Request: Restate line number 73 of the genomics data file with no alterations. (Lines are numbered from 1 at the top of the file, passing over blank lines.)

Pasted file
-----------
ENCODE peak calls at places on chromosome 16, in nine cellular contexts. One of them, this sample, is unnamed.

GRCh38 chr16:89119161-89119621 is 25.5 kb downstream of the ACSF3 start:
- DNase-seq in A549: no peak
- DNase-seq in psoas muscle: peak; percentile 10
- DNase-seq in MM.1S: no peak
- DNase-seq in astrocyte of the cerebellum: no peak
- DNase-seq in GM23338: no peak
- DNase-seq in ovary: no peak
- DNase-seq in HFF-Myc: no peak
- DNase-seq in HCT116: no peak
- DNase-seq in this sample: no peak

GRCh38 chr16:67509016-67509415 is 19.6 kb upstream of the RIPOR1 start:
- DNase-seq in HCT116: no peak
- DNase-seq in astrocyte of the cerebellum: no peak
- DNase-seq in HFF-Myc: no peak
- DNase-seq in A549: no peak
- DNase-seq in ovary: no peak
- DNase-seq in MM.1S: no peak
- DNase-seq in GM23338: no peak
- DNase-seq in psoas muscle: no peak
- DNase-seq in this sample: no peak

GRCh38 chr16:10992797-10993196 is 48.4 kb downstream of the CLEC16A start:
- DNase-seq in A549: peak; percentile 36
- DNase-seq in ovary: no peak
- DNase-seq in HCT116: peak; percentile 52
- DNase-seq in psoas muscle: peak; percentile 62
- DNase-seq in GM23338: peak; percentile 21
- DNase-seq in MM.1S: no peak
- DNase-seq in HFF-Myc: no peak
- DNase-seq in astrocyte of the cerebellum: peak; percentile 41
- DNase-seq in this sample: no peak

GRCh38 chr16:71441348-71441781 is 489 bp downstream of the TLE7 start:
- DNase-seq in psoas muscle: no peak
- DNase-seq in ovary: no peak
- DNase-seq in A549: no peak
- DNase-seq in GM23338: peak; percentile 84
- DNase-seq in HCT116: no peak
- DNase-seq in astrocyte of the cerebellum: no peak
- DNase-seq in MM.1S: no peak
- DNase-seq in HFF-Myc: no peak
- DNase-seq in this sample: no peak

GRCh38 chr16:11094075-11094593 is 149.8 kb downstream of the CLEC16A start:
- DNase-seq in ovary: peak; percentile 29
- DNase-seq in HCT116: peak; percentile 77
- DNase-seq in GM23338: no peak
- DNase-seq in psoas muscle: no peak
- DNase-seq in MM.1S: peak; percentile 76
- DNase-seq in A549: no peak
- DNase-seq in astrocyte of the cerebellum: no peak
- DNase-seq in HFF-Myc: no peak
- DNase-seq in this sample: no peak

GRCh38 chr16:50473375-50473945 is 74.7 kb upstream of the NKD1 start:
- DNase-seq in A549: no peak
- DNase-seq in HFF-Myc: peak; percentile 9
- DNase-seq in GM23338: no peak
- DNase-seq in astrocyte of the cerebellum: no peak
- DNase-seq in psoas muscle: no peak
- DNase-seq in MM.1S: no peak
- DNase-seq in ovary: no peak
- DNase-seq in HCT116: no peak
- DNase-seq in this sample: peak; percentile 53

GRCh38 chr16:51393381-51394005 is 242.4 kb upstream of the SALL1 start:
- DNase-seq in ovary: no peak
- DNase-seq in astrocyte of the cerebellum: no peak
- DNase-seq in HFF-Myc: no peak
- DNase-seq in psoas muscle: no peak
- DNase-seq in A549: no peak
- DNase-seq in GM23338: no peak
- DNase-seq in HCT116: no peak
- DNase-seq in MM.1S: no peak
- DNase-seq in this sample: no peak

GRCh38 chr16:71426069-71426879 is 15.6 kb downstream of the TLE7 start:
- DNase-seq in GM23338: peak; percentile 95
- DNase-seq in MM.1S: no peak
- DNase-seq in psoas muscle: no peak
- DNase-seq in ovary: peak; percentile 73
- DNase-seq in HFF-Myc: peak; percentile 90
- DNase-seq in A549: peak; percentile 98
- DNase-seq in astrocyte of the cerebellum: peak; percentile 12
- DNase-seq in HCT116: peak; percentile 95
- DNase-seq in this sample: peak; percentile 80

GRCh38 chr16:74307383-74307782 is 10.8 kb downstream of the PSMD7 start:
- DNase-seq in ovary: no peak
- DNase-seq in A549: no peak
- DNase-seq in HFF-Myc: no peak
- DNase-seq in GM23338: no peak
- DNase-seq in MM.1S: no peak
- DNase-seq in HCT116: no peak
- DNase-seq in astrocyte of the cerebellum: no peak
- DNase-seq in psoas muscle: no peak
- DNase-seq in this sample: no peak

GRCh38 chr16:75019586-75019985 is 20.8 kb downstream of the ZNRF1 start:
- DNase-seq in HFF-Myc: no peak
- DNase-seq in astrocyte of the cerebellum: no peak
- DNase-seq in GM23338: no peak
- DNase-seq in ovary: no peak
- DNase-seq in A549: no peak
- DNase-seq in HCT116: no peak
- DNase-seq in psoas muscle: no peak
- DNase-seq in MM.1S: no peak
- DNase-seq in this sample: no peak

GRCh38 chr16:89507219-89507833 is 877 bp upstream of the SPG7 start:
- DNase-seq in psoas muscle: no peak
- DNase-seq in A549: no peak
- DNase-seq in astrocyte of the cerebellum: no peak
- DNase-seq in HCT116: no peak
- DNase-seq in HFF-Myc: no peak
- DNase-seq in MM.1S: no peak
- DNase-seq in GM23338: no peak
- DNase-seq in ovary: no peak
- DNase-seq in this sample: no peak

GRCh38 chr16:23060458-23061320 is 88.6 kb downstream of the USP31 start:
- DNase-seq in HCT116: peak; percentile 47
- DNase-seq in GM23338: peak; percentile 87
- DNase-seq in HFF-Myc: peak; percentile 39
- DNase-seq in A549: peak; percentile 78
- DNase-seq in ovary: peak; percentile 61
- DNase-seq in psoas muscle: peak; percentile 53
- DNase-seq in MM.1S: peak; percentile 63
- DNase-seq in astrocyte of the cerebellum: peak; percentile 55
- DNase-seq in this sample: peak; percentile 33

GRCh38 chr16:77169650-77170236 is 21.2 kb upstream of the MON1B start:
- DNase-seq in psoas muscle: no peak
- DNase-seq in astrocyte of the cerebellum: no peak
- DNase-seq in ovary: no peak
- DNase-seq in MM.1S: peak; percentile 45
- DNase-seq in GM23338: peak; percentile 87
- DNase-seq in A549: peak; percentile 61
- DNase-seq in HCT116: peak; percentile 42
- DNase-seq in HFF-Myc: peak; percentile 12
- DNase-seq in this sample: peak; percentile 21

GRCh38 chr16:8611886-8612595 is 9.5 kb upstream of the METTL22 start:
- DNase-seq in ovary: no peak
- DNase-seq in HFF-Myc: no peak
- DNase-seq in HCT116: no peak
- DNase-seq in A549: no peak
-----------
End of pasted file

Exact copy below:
- DNase-seq in GM23338: peak; percentile 95